Unfortunately, society has become so dependent on technology that when it isn’t there, our businesses, and our lives, collapse. But there are ways to avoid small business catastrophe.  First off, think very carefully about the sort of technology your small business needs. Some people have a network of two, three or more computers, a set-up that can be very beneficial to some small businesses. But if you are a sole trader, do you need that? Is it not the case that if one computer goes down, the whole network goes down? Do you need the complication of having two or three units to worry about – and do you have the space to put them?

Second, make sure you understand the technology you rely on for every small business need. Do you know what buttons to push, and which ones to leave alone? Do you know how the device operates, so you can best exploit its capabilities?

Most importantly, do you have a computer guru who specialises in small businesses, understands their needs and their problems? Someone who can not only respond quickly to any SOS, but can also set up a back-up system for you? My computer guru offers remote back-up, achieved through sticking a device on the back of the computer which transfers a copy of everything I do off-line for my small business onto his server. If my PC goes down, he can retrieve any data, every document. And all for an amazing low rate of under £100 a year.

It’s worth every penny for the peace of mind – for even though I am sometimes called a technophobe, I, too, have most of the essentials required for my small business on my desktop. Whatever would I do without it?

Credit Control Keeps Small Businesses In The Black

July 27, 2012 in Finance, Money, Small Business by lizbygrave

by Marcia MacLeod of Mark My Words

Sales are up, the customer base is growing, and you’re so busy you can’t even take a day off. But when the bank statement comes, something is definitely wrong: there’s a big red mark on the bottom and overdraft charges are coming your way. Why? Well…maybe not all those happy customers have paid yet….

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Why Should Small Businesses Network?

July 10, 2012 in Business Networking, Small Business, Small Business Networking by lizbygrave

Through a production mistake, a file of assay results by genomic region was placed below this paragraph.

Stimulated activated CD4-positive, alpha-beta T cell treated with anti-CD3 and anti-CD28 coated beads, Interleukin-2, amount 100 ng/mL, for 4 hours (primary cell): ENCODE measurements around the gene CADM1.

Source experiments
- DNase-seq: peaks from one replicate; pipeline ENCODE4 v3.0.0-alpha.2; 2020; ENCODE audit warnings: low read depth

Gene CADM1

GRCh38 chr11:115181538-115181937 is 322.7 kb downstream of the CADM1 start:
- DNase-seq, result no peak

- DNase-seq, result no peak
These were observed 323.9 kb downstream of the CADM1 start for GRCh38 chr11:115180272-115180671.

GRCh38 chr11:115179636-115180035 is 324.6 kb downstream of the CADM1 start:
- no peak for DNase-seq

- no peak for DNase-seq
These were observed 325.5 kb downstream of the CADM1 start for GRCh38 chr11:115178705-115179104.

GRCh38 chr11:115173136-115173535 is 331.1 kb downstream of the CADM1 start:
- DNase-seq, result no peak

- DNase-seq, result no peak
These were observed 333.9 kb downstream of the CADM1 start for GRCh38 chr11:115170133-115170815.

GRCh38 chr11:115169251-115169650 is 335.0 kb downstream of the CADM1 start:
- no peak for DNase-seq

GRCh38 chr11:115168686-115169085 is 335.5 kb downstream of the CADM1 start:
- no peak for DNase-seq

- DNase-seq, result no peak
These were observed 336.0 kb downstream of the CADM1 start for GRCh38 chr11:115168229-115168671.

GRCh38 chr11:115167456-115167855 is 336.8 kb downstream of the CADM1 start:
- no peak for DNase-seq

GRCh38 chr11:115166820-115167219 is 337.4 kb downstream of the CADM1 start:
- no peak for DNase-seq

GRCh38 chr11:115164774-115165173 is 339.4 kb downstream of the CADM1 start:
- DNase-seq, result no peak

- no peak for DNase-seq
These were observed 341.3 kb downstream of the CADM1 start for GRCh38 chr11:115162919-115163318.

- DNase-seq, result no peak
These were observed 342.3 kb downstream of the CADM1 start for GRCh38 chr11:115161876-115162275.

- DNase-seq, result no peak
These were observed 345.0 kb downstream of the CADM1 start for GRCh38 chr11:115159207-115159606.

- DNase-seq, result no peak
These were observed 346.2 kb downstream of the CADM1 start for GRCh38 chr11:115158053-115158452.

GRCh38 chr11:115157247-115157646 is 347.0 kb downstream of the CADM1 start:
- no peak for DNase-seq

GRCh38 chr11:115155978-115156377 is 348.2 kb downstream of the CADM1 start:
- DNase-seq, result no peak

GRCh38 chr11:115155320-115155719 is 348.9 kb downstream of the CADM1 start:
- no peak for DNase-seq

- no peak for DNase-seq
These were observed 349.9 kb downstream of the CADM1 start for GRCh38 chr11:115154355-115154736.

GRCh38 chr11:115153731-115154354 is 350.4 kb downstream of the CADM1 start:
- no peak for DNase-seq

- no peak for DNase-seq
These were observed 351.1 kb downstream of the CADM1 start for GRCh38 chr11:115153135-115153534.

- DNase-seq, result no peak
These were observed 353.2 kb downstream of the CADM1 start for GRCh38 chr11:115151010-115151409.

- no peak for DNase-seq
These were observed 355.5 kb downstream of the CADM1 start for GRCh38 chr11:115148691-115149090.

by Marcia MacLeod

We all do it – often without even realising it. But mention ‘networking’ to some small business owners and they think it’s something luvvies do, or involves formal dinners and presentations, or costs too much. In fact, networking can be a simple as meeting someone at a friend’s house and discussing your hobbies – or even telling a friend about a new small business idea. It can be as basic as accepting a LinkedIn invitation to be someone’s contact or a Facebook ‘friend’ request.

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Offline Marketing – Still Relevant for Small Businesses?

June 12, 2012 in Marketing, Small Business by lizbygrave

by Marcia MacLeod

I’m advertising my magazine, Your Allotment, in three local newspapers this month. In a world dominated by email, web sites and social media, some people might consider anyone who uses off-line marketing channels for their small business to be crazy, or, if they want to be polite, behind the times – but there are actually several reasons for bucking the trend.

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The End Of Free Business Banking for SMEs?

May 19, 2012 in Finance, Money, Small Business, Small Business Advice by lizbygrave

I was disappointed to learn recently that Santander has stopped offering its free business banking service.

Luckily for me, existing Santander business accounts are still free, it is new account holders that now have to pay the usual bank charges. As I have three separate Santander accounts for my three separate streams of income (Small Business Network, chocolate making and reflexology/massage), this is a relief! (19/7/12 update: Santander has since gone back on its verbal assurance to me that my accounts would continue to be free – one very unhappy and soon to be ex customer!)